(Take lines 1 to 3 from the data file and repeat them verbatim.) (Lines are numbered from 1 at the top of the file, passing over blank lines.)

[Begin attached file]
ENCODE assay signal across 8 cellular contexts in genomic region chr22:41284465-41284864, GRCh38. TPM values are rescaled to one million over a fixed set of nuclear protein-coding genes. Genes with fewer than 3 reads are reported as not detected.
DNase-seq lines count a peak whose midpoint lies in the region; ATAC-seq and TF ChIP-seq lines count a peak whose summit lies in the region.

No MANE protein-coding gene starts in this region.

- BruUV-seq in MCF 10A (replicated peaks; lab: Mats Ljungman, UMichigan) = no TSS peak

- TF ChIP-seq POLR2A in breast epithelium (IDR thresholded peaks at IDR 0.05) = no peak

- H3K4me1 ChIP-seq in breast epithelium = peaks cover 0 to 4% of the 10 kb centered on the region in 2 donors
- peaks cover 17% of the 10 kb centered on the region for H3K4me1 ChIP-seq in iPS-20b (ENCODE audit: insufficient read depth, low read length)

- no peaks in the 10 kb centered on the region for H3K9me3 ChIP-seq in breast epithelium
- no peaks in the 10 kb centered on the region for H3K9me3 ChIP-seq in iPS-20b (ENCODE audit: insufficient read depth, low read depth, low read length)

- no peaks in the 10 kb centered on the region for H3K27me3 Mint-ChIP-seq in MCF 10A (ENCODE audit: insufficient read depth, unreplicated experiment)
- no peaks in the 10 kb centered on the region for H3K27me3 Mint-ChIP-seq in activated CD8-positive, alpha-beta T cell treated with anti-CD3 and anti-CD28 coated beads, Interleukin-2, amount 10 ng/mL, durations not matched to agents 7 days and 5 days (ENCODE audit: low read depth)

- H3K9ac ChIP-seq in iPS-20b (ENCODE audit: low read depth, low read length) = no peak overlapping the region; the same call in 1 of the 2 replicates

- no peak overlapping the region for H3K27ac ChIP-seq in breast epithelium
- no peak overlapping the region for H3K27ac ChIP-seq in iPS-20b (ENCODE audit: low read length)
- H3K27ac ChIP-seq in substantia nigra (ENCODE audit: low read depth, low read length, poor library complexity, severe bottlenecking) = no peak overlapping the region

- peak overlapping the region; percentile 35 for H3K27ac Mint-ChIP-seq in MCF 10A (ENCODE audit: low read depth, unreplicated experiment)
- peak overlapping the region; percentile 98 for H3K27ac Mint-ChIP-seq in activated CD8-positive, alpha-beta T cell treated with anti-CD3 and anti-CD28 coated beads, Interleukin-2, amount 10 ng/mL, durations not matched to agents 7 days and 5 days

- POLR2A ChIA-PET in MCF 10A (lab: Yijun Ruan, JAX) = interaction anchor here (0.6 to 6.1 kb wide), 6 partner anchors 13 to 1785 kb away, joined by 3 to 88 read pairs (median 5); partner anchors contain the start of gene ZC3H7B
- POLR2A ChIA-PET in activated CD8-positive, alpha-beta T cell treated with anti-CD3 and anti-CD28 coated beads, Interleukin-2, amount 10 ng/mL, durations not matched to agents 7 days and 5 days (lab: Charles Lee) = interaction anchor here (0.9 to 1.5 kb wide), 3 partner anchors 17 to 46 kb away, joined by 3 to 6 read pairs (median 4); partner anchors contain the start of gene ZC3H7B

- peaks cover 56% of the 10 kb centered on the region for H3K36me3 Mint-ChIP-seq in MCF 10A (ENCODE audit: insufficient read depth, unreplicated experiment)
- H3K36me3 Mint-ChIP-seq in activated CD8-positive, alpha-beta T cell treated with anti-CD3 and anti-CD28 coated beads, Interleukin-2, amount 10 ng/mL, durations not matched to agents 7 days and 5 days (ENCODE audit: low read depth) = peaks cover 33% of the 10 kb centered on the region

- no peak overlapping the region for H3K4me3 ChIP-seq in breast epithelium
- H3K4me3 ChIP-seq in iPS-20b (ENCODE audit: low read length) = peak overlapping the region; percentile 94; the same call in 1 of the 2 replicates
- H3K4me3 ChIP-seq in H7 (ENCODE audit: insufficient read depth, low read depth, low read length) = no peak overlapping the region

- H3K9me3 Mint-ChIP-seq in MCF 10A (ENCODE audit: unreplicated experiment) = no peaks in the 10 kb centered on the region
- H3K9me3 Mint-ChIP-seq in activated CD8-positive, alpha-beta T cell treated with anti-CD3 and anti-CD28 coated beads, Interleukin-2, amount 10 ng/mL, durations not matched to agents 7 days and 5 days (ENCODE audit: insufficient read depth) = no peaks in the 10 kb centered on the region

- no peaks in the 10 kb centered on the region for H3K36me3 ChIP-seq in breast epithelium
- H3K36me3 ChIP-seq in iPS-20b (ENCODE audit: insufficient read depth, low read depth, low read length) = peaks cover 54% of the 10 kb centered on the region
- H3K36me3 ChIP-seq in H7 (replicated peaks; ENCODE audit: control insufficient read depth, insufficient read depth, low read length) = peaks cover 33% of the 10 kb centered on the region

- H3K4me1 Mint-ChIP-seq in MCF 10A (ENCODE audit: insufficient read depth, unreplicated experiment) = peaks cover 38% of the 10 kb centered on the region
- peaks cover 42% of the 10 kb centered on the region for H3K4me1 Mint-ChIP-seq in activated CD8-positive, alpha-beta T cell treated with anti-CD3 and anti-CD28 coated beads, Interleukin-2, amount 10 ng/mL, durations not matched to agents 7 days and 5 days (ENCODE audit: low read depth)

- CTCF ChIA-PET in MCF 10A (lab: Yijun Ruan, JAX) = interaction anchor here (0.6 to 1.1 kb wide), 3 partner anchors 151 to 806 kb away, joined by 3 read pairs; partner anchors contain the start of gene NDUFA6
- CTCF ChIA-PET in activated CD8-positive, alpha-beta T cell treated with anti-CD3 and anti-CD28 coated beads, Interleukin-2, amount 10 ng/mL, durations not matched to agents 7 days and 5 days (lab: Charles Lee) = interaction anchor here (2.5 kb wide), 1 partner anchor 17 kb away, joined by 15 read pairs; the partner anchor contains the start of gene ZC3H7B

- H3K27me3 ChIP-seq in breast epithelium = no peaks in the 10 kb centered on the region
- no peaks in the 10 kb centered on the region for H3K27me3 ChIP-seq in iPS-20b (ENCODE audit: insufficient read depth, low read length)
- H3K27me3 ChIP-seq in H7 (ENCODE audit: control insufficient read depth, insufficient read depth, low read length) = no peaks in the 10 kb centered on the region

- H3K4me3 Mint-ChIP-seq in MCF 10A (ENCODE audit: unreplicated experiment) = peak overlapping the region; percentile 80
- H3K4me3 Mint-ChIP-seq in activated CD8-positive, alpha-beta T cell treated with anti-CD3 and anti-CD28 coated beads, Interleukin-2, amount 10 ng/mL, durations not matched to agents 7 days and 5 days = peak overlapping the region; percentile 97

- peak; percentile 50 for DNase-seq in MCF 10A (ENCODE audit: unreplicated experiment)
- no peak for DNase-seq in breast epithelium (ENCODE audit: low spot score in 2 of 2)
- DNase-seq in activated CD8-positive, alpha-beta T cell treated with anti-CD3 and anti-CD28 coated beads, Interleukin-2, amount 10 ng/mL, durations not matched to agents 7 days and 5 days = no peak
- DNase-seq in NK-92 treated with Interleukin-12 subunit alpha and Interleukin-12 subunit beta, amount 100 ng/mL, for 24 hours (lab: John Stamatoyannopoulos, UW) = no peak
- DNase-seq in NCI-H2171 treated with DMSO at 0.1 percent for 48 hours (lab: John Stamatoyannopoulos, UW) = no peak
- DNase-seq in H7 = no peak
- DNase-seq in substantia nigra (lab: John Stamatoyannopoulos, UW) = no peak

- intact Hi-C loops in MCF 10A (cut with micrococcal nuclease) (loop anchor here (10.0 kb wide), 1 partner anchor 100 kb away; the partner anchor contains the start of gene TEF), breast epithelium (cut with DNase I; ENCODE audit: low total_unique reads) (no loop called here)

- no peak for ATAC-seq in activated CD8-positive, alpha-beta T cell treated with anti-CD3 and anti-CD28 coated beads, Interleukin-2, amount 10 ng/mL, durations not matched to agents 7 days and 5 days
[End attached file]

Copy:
ENCODE assay signal across 8 cellular contexts in genomic region chr22:41284465-41284864, GRCh38. TPM values are rescaled to one million over a fixed set of nuclear protein-coding genes. Genes with fewer than 3 reads are reported as not detected.
DNase-seq lines count a peak whose midpoint lies in the region; ATAC-seq and TF ChIP-seq lines count a peak whose summit lies in the region.

No MANE protein-coding gene starts in this region.